Wouldn’t it be nice if it stopped there? Wouldn’t it be nice if she could look back on her years of (most likely) getting up at all hours of the morning for workouts, spending her afterschool time and weekends at meets while friends her age were working and partying, spending her disposable income on gear and travel, staying up late not to chat on the phone but to finish her homework so she would be ready for the same routine the next day, and all while being thought of as a strong, beautiful student athlete, rather than as eye candy for a bunch of lazy slobs sitting around drooling over the internet? It’s not her complaint that’s out of line, it’s our collective cultural bias toward sexualizing the public female image.
I’m quite serious. No one is saying the woman isn’t good-looking — just that she didn’t seek attention as a sex symbol. She sought attention for excelling at a difficult sport, and I agree that she worked hard for it. Sorry to rain on the irony party, but this IS what it’s like for a girl: no matter how good you are at what you do, you can never escape judgement, one way or the other, for the reaction of men to your physical appearance.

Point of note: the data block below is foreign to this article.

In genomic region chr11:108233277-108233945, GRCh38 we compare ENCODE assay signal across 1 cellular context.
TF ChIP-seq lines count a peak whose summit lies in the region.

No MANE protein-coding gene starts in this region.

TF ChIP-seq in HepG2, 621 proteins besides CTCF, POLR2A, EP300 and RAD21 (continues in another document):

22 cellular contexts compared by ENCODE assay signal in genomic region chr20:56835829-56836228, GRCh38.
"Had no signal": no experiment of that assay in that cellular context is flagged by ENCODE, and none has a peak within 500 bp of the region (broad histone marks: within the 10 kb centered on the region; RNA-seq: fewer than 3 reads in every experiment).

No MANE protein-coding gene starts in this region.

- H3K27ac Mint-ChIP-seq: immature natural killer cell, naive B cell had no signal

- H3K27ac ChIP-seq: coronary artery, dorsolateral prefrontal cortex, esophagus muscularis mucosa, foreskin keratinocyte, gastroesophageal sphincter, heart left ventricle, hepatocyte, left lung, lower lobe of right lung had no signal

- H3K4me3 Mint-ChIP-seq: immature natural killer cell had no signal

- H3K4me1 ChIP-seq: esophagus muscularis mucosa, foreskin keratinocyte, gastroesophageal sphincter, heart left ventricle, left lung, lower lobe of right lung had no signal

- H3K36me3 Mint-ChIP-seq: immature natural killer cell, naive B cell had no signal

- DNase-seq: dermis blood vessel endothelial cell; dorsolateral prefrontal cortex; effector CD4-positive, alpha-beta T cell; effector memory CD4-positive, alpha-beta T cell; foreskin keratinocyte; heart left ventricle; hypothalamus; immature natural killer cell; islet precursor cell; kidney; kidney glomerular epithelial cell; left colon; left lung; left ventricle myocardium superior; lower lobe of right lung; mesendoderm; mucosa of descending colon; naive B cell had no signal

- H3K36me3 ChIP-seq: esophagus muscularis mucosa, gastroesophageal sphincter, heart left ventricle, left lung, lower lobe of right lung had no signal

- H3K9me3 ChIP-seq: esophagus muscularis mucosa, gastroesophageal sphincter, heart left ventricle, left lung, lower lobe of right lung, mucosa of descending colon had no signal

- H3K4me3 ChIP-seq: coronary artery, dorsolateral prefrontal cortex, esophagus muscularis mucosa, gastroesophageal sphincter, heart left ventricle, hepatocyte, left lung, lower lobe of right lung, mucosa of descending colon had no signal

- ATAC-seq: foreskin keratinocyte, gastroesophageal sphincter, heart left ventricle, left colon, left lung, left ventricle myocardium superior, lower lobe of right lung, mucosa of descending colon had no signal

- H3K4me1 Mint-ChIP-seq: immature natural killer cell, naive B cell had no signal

It’s tiresome. I don’t blame her (or her parents) for reacting as she did; I’m only sorry that it seems most men have to have daughters before the existence of this phenomenon starts to dawn on them.
Processing keys can be used to make software that allows users to make unapproved uses of their HD-DVDs, like backing them up, playing them on GNU/Linux systems, and running them on mobile and handheld devices like iPods. The movie studios use the AACS scrambling system to prevent these uses, preferring to ban some of these uses and attach pricetags to others.
The last processing key leak created an Internet firestorm when the AACS licensing authority sent hundreds of legal threats to sites that published the key. The strategy backfired: within days, more than a million pages had published the key, ensuring that more people knew how to break HD-DVD players than owned the devices.